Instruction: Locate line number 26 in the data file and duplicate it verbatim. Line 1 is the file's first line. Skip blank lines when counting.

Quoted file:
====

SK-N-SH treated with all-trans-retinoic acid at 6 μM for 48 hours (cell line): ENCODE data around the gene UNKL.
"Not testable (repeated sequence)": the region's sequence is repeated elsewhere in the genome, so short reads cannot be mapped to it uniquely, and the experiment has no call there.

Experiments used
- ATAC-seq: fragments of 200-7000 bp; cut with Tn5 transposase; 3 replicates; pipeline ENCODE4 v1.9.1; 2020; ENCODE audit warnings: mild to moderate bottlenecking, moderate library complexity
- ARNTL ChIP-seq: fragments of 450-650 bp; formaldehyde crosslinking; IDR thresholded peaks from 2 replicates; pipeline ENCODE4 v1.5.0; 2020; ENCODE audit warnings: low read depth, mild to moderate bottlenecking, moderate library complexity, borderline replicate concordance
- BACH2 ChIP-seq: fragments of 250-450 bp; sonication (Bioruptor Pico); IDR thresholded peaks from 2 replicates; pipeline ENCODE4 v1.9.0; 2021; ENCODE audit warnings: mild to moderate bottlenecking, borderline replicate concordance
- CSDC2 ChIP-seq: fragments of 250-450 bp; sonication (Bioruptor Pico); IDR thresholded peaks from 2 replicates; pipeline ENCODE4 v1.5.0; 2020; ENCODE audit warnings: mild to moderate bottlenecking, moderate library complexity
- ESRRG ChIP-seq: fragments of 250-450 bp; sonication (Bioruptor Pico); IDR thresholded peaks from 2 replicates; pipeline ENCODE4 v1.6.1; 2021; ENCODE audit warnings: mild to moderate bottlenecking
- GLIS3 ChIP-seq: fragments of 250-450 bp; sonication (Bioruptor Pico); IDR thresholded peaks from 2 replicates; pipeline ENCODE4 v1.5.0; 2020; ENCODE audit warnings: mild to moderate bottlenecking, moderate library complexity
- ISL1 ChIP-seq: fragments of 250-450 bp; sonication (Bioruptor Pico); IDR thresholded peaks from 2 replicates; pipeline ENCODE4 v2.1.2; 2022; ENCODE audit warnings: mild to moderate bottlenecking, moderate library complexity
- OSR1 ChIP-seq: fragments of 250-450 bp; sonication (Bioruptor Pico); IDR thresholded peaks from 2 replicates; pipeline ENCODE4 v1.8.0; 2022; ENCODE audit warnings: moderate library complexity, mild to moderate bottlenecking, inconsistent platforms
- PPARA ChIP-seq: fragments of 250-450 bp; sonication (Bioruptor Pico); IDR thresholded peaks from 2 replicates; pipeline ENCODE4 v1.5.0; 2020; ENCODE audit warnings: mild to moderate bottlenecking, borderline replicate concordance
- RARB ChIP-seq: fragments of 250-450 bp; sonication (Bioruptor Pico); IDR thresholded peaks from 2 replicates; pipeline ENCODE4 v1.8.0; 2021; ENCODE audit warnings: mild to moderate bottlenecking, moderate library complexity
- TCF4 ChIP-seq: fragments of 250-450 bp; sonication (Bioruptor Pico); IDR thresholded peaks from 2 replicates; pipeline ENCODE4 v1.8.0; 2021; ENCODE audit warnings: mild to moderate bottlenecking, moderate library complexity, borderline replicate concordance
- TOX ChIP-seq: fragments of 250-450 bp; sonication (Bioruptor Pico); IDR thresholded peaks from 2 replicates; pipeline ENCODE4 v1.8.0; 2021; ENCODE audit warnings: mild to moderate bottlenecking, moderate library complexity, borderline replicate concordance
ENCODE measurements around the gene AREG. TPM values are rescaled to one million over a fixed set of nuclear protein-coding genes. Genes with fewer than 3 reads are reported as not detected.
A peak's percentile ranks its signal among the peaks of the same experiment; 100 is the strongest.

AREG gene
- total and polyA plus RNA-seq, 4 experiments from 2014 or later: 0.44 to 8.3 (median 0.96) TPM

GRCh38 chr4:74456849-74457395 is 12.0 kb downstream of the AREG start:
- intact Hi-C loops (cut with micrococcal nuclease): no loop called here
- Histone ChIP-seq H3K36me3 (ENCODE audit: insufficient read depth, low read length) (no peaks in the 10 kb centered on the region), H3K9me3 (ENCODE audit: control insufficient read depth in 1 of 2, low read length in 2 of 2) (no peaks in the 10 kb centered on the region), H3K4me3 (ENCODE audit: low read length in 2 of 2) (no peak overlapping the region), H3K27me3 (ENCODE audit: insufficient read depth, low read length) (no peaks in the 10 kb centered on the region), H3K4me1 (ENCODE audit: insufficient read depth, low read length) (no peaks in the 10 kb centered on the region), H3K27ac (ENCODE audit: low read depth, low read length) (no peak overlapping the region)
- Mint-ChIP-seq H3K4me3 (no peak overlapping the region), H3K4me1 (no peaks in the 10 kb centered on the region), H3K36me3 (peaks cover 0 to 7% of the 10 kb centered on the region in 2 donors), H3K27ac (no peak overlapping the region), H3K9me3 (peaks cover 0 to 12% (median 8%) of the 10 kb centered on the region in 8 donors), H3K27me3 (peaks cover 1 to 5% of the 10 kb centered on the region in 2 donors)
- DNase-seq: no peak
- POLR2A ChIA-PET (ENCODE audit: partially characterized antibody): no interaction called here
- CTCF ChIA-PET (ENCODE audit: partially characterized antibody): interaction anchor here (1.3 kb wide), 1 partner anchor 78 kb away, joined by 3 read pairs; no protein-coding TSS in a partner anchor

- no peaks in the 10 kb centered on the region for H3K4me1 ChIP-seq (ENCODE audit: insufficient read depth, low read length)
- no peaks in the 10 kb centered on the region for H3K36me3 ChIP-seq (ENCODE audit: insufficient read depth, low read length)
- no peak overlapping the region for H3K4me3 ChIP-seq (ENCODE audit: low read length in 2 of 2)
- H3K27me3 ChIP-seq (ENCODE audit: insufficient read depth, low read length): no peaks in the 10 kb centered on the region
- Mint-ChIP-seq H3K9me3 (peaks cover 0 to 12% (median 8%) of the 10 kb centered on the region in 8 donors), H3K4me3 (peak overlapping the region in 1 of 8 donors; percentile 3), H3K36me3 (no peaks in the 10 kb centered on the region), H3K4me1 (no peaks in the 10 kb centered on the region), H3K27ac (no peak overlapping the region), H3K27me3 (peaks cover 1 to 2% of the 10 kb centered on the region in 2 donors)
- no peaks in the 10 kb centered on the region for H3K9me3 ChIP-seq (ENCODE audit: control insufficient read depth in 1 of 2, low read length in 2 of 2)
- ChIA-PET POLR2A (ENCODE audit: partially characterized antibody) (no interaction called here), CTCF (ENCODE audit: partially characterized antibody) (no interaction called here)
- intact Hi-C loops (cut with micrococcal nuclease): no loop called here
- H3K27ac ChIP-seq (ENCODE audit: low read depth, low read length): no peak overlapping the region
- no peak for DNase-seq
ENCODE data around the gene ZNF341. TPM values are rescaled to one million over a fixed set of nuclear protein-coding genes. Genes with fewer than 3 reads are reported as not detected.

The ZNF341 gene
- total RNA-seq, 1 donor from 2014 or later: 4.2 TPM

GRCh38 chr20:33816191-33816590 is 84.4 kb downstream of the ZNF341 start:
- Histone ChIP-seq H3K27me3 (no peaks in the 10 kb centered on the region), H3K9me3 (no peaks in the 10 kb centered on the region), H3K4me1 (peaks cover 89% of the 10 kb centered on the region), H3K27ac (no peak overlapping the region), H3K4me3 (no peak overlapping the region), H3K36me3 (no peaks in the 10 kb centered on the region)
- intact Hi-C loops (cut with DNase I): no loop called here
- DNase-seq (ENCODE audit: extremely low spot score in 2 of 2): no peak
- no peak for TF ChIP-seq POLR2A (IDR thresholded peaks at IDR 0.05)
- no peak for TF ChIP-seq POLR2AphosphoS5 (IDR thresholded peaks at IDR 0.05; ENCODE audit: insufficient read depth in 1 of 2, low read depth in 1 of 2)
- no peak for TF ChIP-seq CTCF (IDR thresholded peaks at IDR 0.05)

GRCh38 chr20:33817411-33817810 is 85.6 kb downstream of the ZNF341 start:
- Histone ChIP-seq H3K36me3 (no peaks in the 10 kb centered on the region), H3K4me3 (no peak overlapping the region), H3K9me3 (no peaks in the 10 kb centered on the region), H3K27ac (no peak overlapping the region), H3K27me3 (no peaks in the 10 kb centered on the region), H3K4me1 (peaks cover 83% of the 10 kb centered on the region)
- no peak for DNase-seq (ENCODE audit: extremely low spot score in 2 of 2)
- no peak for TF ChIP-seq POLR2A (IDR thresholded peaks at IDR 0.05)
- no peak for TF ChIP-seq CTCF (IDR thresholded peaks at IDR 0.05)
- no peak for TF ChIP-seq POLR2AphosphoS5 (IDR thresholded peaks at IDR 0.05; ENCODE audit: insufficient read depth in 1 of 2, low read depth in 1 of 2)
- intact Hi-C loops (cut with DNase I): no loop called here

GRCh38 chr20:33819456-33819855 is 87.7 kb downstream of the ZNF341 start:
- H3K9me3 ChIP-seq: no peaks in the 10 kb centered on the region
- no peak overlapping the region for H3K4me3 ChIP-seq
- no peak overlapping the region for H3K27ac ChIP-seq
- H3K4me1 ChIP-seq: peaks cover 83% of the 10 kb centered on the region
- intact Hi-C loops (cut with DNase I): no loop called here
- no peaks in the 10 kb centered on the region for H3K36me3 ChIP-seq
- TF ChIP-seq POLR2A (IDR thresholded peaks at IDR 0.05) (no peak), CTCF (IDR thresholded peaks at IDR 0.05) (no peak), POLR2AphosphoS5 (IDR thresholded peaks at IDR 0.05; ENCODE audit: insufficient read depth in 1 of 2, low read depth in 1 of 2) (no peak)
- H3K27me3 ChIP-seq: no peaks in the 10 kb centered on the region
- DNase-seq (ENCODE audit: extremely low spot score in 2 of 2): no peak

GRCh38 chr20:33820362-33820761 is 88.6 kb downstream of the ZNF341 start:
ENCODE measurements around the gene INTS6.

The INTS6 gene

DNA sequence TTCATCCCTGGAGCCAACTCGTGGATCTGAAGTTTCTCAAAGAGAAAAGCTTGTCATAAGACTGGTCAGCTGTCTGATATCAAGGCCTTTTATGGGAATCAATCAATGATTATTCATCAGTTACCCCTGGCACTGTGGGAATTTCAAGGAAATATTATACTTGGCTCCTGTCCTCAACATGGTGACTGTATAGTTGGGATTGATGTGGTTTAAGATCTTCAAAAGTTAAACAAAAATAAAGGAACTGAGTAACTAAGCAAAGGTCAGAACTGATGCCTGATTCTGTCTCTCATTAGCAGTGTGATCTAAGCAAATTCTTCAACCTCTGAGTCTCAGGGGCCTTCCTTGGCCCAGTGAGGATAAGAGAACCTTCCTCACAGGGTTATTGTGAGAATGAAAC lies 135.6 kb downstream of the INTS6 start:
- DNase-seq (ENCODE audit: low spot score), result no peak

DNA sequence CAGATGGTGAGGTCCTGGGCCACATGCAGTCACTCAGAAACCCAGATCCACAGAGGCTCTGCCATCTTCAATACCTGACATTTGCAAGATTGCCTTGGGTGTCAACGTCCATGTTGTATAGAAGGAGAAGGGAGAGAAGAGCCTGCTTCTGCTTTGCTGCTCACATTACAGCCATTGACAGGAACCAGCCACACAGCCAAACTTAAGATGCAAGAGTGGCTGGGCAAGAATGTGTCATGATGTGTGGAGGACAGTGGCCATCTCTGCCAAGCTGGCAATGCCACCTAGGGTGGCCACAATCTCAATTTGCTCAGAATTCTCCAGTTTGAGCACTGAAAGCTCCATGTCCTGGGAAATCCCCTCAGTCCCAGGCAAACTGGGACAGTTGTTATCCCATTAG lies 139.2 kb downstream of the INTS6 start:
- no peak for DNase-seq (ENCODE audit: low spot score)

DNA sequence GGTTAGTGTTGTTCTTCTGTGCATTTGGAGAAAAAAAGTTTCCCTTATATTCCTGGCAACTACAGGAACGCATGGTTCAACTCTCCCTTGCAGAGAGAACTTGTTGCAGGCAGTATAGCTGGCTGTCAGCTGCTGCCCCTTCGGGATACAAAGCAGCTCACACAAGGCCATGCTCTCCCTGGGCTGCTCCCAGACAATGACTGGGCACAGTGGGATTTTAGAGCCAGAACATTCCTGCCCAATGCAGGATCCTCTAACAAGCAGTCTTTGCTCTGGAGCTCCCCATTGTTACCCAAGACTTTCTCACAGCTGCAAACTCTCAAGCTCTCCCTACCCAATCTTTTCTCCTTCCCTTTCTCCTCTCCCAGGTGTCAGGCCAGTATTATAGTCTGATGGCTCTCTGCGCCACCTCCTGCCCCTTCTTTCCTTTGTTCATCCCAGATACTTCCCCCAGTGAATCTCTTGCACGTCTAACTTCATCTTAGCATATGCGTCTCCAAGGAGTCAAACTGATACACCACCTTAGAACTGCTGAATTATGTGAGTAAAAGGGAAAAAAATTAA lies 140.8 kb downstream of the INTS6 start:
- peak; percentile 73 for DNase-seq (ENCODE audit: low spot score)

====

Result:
- CTCF ChIA-PET (ENCODE audit: partially characterized antibody): interaction anchor here (1.3 kb wide), 1 partner anchor 78 kb away, joined by 3 read pairs; no protein-coding TSS in a partner anchor